Nine out of ten small firms are reporting higher costs, with costs outstripping income over the last six months, as the cost of doing business crisis bites.
One of the biggest increases in the cost of doing business has been in supplies and stock purchased, which has gone up by 21 per cent year on year.
Small businesses are also spending on average 37 per cent more on motor fuel since the beginning of 2022, according to digital SME bank Cashplus Bank.
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At the same time, year-on-year the amount spent on air, rail and road transport costs has nearly doubled at 94 per cent.
And the amount of money small businesses spent on hotels and accommodation increased by 43 per cent, while restaurant bills inflated by 14 per cent.
Cashplus analysed data from its 150,000 small business customers on their card spending habits.
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Small business income and outgoings were broadly flat in the six months between August 2021 and February 2022. That is when the war in Ukraine began. Although income grew strongly at 25 per cent over that six-month period, outgoings also rose by 21 per cent.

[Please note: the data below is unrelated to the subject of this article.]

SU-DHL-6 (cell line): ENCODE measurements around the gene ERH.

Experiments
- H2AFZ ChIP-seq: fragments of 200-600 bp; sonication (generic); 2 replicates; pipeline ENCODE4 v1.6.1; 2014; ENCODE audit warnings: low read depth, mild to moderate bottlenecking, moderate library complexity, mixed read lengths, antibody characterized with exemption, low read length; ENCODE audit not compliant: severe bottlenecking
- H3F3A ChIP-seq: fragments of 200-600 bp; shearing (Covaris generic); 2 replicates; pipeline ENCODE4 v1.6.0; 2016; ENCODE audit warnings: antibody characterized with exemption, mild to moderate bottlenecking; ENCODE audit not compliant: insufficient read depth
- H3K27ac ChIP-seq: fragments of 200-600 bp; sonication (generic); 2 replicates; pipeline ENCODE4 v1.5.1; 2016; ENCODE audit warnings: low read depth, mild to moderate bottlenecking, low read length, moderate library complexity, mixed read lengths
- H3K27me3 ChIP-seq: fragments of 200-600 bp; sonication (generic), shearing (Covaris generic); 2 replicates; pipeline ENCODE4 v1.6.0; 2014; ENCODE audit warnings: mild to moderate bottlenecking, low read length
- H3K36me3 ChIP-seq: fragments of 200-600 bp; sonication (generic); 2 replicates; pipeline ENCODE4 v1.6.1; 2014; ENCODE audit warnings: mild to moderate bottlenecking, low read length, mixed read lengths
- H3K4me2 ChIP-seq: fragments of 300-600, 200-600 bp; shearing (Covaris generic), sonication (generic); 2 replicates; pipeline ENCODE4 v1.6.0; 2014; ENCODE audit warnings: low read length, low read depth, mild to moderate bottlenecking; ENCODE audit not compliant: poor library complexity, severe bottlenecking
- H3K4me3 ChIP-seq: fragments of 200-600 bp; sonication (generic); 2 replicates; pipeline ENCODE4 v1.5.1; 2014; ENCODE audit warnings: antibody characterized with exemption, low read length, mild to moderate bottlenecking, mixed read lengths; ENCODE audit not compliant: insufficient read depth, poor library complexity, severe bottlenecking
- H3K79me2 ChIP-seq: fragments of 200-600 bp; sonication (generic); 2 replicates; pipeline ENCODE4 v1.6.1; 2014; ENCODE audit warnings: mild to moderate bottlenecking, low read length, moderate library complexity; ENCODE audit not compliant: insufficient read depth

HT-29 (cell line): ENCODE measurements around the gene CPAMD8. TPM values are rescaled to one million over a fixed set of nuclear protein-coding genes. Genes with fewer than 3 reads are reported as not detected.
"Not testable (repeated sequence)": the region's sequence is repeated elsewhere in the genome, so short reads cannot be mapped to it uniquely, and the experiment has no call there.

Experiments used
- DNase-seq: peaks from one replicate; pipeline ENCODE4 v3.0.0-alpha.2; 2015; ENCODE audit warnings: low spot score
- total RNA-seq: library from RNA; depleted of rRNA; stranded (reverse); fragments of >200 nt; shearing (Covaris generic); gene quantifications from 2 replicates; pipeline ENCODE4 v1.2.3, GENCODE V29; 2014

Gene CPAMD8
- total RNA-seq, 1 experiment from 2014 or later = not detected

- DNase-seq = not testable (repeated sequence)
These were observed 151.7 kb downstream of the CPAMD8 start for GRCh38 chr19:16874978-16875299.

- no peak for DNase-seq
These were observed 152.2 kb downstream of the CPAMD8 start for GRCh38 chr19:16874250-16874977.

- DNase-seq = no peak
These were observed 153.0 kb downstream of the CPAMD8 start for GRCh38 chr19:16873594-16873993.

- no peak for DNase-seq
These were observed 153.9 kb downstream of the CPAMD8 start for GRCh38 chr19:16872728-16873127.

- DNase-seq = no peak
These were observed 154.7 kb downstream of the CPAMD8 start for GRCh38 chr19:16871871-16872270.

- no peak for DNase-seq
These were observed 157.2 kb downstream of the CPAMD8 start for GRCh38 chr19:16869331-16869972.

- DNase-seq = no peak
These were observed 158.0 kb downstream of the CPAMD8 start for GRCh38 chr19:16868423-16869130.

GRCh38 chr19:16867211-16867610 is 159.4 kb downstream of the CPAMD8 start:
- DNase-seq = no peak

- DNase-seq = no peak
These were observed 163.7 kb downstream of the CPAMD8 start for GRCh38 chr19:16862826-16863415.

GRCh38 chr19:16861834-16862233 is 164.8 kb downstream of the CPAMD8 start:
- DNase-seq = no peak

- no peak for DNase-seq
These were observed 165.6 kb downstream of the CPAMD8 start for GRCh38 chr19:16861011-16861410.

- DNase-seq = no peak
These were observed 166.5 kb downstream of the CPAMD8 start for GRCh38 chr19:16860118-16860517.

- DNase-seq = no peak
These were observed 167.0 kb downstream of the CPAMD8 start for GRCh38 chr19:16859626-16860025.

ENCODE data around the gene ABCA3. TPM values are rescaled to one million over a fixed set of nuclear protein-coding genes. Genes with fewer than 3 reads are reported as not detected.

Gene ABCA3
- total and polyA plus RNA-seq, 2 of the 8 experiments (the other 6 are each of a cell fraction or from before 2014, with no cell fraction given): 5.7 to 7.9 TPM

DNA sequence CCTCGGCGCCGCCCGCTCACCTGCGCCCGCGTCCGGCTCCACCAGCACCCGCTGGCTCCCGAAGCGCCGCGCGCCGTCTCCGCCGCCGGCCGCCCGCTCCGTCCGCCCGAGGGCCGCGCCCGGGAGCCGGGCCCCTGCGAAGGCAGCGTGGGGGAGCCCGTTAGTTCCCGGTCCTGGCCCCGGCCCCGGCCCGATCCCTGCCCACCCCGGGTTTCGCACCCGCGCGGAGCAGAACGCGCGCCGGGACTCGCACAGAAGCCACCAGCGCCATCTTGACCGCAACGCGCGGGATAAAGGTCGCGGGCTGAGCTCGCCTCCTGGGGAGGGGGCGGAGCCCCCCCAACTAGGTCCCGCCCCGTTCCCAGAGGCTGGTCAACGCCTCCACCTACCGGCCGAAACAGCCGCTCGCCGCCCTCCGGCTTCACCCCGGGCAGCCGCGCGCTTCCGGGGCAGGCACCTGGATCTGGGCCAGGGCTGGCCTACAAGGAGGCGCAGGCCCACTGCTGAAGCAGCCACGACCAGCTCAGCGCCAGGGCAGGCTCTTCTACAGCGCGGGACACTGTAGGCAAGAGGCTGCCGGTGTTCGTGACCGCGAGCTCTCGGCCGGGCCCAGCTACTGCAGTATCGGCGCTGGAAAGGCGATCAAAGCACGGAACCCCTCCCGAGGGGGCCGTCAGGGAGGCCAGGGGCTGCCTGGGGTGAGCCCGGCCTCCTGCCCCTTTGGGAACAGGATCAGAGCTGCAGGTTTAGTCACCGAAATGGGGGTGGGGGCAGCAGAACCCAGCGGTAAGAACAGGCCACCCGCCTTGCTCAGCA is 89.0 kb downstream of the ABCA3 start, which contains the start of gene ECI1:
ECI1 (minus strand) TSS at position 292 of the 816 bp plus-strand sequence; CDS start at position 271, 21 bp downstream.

That trend has now flipped with costs outgrowing income between March and September this year. Costs have grown by 10 per cent while income only grew by 8 per cent.
Rich Wagner, CEO of Cashplus Bank, said that with added uncertainty over energy costs from April next year, many small companies will be deeply concerned that the cost of doing business will become unmanageable.
Wagner said: “While the micro business population is diverse and varied, it’s obvious that this vital part of the UK economy is feeling the squeeze of the cost-of-living crisis.
“Small businesses will be seeing margins under real pressure as basic, unavoidable day-to-day costs increase, meaning otherwise-healthy businesses will be tipped into lossmaking.”
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